Island biogeography explores how biodiversity in island ecosystems arises and is maintained. The topographical complexity of islands can drive speciation by providing a diversity of niches that promote adaptive radiation and speciation. However, recent studies have argued that phylogenetic niche conservatism, combined with topographical complexity and climate change, could also promote speciation if populations are episodically fragmented into climate refugia that enable allopatric speciation. Adaptive radiation and phylogenetic niche conservatism therefore both predict that topographical complexity should encourage speciation, but they differ strongly in their inferred mechanisms. Using genetic (mitochondrial DNA (mtDNA) and single-nucleotide polymorphism (SNP)) and morphological data, we show high species diversity (22 species) in an endemic clade of Fijian Homalictus bees, with most species restricted to highlands and frequently exhibiting narrow geographical ranges. Our results indicate that elevational niches have been conserved across most speciation events, contradicting expectations from an adaptive radiation model but concordant with phylogenetic niche conservatism. Climate cycles, topographical complexity, and niche conservatism could interact to shape island biodiversity. We argue that phylogenetic niche conservatism is an important driver of tropical island bee biodiversity but that this phylogenetic inertia also leads to major extinction risks for tropical ectotherms under future warming climates.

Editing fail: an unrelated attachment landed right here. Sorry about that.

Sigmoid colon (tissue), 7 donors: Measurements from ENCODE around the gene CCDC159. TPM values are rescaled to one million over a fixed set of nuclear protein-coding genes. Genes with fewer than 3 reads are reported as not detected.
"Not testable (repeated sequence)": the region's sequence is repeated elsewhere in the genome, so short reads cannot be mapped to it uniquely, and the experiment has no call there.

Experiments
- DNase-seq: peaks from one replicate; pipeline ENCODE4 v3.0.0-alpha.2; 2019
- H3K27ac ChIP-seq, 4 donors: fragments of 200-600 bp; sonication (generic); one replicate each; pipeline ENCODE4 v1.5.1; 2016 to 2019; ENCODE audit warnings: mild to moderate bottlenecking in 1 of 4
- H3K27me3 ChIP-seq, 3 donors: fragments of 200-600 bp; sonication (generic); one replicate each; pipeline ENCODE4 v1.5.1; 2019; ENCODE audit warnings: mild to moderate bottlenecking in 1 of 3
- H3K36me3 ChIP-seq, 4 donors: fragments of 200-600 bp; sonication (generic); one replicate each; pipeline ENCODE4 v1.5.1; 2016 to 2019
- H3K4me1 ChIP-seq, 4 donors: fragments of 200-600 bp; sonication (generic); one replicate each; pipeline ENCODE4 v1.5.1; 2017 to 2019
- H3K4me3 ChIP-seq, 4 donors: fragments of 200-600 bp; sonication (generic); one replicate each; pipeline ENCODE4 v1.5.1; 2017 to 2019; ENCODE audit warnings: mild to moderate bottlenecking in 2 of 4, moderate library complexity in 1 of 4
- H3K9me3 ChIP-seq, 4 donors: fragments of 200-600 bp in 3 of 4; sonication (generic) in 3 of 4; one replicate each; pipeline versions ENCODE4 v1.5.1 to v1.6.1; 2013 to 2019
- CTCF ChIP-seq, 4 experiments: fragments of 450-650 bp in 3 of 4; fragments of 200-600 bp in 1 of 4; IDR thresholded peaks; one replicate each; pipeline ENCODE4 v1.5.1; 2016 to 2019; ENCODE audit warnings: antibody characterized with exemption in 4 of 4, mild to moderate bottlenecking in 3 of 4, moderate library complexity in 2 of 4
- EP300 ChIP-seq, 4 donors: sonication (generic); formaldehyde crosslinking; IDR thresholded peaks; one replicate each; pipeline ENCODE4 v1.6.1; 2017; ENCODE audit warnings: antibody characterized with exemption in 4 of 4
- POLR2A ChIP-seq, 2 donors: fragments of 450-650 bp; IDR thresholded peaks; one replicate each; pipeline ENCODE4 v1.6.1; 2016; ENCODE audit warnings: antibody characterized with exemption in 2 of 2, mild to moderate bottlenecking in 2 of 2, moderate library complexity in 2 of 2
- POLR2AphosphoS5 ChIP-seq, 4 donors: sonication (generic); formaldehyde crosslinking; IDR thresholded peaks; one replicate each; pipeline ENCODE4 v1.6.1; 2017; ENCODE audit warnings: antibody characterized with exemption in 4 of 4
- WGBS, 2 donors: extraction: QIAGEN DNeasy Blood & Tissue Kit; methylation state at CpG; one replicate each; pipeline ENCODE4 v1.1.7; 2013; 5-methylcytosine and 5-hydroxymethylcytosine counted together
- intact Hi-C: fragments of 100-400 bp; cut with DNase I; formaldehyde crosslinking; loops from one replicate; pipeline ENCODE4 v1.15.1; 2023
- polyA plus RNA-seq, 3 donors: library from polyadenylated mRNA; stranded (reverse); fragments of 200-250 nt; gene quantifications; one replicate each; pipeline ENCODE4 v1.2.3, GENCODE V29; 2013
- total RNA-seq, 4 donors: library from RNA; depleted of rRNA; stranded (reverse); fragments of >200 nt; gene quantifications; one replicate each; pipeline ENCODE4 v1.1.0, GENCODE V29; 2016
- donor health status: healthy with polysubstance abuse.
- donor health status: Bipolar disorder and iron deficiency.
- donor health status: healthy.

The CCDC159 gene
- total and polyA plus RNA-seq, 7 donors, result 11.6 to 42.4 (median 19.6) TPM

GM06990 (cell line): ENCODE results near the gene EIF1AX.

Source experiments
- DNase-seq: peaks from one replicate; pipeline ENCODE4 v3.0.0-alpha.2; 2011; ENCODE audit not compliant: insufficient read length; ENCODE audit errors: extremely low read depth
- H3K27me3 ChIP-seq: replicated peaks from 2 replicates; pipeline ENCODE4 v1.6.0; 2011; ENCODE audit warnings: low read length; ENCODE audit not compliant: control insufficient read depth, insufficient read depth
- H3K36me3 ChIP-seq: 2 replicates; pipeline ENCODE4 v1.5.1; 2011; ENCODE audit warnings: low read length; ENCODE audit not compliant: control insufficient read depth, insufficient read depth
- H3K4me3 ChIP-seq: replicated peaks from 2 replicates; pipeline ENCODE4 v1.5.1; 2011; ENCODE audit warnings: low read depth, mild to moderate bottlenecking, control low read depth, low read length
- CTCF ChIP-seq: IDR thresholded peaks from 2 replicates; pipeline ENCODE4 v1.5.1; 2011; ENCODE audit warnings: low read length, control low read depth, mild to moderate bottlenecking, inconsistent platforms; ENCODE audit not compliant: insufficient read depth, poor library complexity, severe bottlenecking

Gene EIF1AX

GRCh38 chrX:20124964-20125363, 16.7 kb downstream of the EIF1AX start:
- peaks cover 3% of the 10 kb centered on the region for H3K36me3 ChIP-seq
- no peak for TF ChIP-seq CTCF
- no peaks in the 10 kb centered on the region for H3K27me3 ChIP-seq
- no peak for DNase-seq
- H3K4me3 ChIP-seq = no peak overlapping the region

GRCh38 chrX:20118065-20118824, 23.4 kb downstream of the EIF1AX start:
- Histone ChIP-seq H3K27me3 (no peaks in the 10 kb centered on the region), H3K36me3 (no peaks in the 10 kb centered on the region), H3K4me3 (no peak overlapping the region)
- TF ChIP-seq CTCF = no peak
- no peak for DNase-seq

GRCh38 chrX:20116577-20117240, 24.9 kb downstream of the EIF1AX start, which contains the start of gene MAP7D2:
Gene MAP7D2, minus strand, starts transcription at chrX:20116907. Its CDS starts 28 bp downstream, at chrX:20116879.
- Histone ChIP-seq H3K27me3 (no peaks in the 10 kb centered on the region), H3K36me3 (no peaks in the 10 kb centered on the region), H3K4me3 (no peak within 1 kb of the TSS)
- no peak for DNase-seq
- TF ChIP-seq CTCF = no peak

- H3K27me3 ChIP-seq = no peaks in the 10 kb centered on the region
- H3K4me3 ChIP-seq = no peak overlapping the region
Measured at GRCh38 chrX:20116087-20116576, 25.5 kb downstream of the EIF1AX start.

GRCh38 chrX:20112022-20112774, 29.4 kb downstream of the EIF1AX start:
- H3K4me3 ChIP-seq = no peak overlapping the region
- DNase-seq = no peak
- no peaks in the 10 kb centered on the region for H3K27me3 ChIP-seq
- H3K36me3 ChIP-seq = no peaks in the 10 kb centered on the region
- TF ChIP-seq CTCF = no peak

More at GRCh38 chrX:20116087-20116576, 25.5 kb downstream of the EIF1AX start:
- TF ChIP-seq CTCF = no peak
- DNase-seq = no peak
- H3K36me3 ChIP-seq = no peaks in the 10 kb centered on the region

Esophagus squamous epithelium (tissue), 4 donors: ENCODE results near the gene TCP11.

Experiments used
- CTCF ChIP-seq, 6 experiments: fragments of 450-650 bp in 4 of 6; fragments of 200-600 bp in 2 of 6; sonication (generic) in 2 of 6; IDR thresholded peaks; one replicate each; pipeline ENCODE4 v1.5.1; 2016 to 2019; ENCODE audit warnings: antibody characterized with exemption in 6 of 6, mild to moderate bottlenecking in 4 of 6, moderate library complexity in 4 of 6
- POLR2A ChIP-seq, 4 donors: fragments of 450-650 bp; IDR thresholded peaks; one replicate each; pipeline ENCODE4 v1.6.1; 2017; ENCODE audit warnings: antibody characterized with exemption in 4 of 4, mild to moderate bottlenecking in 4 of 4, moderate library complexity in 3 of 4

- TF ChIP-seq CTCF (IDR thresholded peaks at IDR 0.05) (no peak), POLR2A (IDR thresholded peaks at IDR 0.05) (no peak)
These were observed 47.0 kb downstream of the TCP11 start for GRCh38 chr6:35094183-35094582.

|Number of pages||8|
|Journal||Proceedings of the Royal Society B: Biological Sciences|
|Publication status||Published - 29 Apr 2020|
- adaptive radiation
- climate change
- thermal specialist